To the left of the 64 drawer shelf is the smaller drawer housing. I keep physically useful materials like Velcro, epoxy, tape, super glue, staples, and twist ties here. I also keep all screwdrivers and drill bits here. If you misplace the wrong drill bit, your whole fancy set can be reduced to useless steel rods. Make sure you have a set of Torx screwdrivers. Pesky companies like to use irregular screws like Torx to prevent you from getting inside their electronic gadgets.
Above the smaller shelves are the sensors and power related components. I used these convenient little self-contained boxes so I can take each drawer fully off the shelves when I need it.
I consider buttons and switches sensors, so they go on this shelf as well.
Above the sensors I keep my Arduino and perfduino microcontrollers. These cases are filled with soft foam perfect for protecting circuit boards. On the far right are my notebooks for saving project ideas and sketching designs. My notebooks are a lifesaver when my computer's out of commission. In the center below is the label maker. If you are going to organize a whole lab, the label maker will save you a few hours writing everything out neatly and cutting tiny strips of sticker labels.
The perfduino I made is on the left. On the right is my Arduino Duemilanove board.
Finally in an attempt to cram yet more materials and tools, I set up this hanging shoe rack behind my chair.
The bottom shelf contains power supplies and my electric stove top for chemistry experiments. Above them are all my toy guns including glue and Nerf.
Above the guns is the all important hacksaw! These are great for metals and plastics. With the hacksaw is a box of RC supplies for a current project, a monkey wrench in case of sudden urges for Luddism, and conductive thread.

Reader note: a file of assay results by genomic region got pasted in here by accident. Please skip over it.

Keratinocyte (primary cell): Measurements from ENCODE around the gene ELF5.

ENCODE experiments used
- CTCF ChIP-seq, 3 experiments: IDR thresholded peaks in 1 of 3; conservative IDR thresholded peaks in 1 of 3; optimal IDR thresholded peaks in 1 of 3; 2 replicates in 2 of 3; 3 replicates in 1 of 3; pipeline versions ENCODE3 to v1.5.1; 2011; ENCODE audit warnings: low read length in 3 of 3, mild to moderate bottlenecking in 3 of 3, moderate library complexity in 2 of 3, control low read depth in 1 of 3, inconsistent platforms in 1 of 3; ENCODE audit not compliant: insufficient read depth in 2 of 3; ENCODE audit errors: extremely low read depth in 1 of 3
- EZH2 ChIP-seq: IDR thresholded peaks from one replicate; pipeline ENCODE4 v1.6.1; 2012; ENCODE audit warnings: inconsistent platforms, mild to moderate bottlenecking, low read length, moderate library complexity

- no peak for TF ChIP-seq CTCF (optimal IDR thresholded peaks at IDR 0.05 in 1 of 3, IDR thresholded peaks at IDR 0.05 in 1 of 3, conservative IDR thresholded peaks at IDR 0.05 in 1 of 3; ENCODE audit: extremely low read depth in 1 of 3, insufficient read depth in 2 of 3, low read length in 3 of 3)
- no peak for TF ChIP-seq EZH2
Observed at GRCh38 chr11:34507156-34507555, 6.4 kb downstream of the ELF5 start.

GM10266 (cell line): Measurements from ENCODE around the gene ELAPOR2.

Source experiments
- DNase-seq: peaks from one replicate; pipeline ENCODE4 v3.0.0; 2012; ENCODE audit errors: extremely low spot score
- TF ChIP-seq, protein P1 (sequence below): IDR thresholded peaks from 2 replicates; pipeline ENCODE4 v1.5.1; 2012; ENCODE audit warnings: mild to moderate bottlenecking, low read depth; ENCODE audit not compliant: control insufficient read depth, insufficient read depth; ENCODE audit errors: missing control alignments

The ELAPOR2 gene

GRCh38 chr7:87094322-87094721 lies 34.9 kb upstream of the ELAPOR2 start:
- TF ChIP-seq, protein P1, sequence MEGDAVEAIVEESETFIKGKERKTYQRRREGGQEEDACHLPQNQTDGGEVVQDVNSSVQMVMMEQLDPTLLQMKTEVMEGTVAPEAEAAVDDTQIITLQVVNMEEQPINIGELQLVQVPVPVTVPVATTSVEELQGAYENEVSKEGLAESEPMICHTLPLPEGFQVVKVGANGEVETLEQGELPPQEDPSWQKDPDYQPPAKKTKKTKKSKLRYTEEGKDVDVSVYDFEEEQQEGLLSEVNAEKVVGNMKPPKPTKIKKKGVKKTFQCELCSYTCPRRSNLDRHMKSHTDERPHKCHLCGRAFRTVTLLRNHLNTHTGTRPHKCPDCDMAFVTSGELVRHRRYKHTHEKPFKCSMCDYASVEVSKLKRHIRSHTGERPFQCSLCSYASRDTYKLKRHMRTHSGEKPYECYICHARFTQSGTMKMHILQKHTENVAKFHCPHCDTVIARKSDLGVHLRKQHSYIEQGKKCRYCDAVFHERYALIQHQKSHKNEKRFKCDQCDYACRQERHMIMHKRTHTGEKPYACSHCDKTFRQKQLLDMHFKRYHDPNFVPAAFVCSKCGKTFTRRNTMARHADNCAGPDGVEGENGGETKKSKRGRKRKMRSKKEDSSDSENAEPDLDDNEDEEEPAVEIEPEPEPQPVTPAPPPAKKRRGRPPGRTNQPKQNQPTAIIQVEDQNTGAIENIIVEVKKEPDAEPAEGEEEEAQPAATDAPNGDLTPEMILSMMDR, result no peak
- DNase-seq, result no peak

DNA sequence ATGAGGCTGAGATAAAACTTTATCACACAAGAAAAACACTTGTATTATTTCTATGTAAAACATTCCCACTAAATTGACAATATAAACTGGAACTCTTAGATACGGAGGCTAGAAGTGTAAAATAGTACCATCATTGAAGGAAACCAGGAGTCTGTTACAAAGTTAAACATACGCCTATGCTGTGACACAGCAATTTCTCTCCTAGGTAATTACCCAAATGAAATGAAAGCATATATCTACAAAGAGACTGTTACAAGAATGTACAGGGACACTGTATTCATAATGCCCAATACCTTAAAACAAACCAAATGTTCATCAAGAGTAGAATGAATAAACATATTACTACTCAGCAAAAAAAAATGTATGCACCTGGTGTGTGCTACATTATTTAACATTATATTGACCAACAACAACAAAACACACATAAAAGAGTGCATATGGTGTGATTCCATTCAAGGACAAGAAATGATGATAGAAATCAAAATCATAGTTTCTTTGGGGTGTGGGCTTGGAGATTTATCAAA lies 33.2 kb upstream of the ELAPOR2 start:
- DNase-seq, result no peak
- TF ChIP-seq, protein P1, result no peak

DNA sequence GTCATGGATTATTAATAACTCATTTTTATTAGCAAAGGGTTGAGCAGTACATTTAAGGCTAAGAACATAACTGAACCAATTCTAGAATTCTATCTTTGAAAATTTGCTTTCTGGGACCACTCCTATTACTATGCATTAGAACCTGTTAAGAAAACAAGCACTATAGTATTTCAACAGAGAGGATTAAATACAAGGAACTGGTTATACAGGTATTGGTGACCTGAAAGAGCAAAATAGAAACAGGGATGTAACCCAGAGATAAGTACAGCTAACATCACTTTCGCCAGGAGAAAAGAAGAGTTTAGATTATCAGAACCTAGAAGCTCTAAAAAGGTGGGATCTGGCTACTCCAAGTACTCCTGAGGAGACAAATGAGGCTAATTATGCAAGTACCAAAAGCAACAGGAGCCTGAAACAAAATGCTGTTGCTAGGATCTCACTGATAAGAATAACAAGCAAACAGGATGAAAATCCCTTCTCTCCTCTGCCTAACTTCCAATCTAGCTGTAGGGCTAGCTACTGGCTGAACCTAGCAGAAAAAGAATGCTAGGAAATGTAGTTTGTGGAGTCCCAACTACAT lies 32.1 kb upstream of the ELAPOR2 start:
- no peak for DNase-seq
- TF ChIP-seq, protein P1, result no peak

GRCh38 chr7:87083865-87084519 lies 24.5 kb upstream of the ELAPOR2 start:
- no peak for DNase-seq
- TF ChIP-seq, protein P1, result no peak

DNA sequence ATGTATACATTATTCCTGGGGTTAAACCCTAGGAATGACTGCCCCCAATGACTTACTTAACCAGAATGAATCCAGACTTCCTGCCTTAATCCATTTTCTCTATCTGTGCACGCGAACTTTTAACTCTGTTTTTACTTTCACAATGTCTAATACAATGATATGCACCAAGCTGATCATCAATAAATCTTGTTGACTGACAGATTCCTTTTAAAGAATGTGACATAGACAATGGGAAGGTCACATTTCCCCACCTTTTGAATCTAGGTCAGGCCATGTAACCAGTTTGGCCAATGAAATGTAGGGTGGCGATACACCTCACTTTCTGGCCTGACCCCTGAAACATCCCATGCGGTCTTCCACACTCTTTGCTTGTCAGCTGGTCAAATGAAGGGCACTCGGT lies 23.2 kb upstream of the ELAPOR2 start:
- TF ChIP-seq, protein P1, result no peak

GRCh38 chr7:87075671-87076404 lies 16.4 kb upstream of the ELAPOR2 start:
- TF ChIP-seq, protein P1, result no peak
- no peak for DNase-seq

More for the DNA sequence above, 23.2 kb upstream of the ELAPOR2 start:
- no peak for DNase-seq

My headphones and blowtorch are next. Sometimes you need to drown out the washing machine. Sometimes you need to shoot searing columns of blue fire to release some stress.
Plastic tubes! Invaluable for chemistry projects, distillation, hydroponics, and etching PCBs. I collect lots of valves and connectors, as well.
I keep my solid core wire suspended above me on a rope! It's really easy to spool the wire off when I need it and it never gets in the way.
Enameled and stranded wire are mounted on a threaded rod in the bookcase next to the workbench. On the next shelf up, you can see some silicone sealant and the automated watering system box in storage.
The bookcase is where I keep all my household chemicals and glass jars. Be sure never store reactive chemicals on the same shelf and always make sure bottles are sealed tight. In the case of the ferric chloride acid, I keep the closed plastic bottle in a sealed plastic bag just in case.
My double boiler is great for experiments that require gradual heating. When making homemade rocket fuel, the straight stove top is dangerously hot. A double boiler will give you a safe, slow, and steady rise in temperature.
Label all your chemicals! So many chemicals are white or clear that there is no way you could possibly tell them apart by their appearance. As soon as you store something, label it!
Coffee filters and funnels are important for filtering solutions you create. I use the alcohol for a tiny tin stove and to clean my instruments.
My favorite new addition to the Mad Science Lab is the digital USB microscope. It makes circuit board inspection and photography a breeze.
I was given this microscope for free because the lights were broken. I zip-tied on a battery pack soldered to an LED and voilà, let there be photons.
I just have the overhead light turned on in the picture below, but there is a light underneath the stage for illuminating liquids and slides.